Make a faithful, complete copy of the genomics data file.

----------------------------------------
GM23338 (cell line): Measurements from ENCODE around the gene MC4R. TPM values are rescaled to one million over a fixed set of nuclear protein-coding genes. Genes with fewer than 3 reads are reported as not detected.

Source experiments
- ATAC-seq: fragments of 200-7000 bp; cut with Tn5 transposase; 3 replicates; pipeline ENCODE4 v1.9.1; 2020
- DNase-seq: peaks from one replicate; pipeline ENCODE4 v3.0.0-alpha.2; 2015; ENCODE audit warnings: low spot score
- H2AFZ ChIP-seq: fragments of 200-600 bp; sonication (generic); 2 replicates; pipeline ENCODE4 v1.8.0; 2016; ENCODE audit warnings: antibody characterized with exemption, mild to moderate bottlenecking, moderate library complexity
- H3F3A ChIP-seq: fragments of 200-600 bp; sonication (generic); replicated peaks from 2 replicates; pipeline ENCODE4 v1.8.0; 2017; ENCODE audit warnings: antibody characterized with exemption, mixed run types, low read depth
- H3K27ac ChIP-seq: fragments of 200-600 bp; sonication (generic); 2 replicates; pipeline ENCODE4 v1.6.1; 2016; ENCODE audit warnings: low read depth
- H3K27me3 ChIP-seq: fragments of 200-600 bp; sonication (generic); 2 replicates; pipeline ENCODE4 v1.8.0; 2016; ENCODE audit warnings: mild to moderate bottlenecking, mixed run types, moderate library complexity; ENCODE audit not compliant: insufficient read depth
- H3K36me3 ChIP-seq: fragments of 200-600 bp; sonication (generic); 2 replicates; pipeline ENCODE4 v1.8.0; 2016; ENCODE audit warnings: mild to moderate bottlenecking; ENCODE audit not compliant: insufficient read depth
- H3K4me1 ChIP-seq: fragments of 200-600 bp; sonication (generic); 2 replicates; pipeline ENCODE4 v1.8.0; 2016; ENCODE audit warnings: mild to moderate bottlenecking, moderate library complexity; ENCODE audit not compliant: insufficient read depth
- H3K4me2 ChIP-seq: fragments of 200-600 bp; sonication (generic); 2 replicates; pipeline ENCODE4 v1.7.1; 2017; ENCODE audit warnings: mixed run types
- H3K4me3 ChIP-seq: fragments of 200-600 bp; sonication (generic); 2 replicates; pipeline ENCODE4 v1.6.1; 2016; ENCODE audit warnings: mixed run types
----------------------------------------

GM23338 (cell line): Measurements from ENCODE around the gene MC4R. TPM values are rescaled to one million over a fixed set of nuclear protein-coding genes. Genes with fewer than 3 reads are reported as not detected.

Source experiments
- ATAC-seq: fragments of 200-7000 bp; cut with Tn5 transposase; 3 replicates; pipeline ENCODE4 v1.9.1; 2020
- DNase-seq: peaks from one replicate; pipeline ENCODE4 v3.0.0-alpha.2; 2015; ENCODE audit warnings: low spot score
- H2AFZ ChIP-seq: fragments of 200-600 bp; sonication (generic); 2 replicates; pipeline ENCODE4 v1.8.0; 2016; ENCODE audit warnings: antibody characterized with exemption, mild to moderate bottlenecking, moderate library complexity
- H3F3A ChIP-seq: fragments of 200-600 bp; sonication (generic); replicated peaks from 2 replicates; pipeline ENCODE4 v1.8.0; 2017; ENCODE audit warnings: antibody characterized with exemption, mixed run types, low read depth
- H3K27ac ChIP-seq: fragments of 200-600 bp; sonication (generic); 2 replicates; pipeline ENCODE4 v1.6.1; 2016; ENCODE audit warnings: low read depth
- H3K27me3 ChIP-seq: fragments of 200-600 bp; sonication (generic); 2 replicates; pipeline ENCODE4 v1.8.0; 2016; ENCODE audit warnings: mild to moderate bottlenecking, mixed run types, moderate library complexity; ENCODE audit not compliant: insufficient read depth
- H3K36me3 ChIP-seq: fragments of 200-600 bp; sonication (generic); 2 replicates; pipeline ENCODE4 v1.8.0; 2016; ENCODE audit warnings: mild to moderate bottlenecking; ENCODE audit not compliant: insufficient read depth
- H3K4me1 ChIP-seq: fragments of 200-600 bp; sonication (generic); 2 replicates; pipeline ENCODE4 v1.8.0; 2016; ENCODE audit warnings: mild to moderate bottlenecking, moderate library complexity; ENCODE audit not compliant: insufficient read depth
- H3K4me2 ChIP-seq: fragments of 200-600 bp; sonication (generic); 2 replicates; pipeline ENCODE4 v1.7.1; 2017; ENCODE audit warnings: mixed run types
- H3K4me3 ChIP-seq: fragments of 200-600 bp; sonication (generic); 2 replicates; pipeline ENCODE4 v1.6.1; 2016; ENCODE audit warnings: mixed run types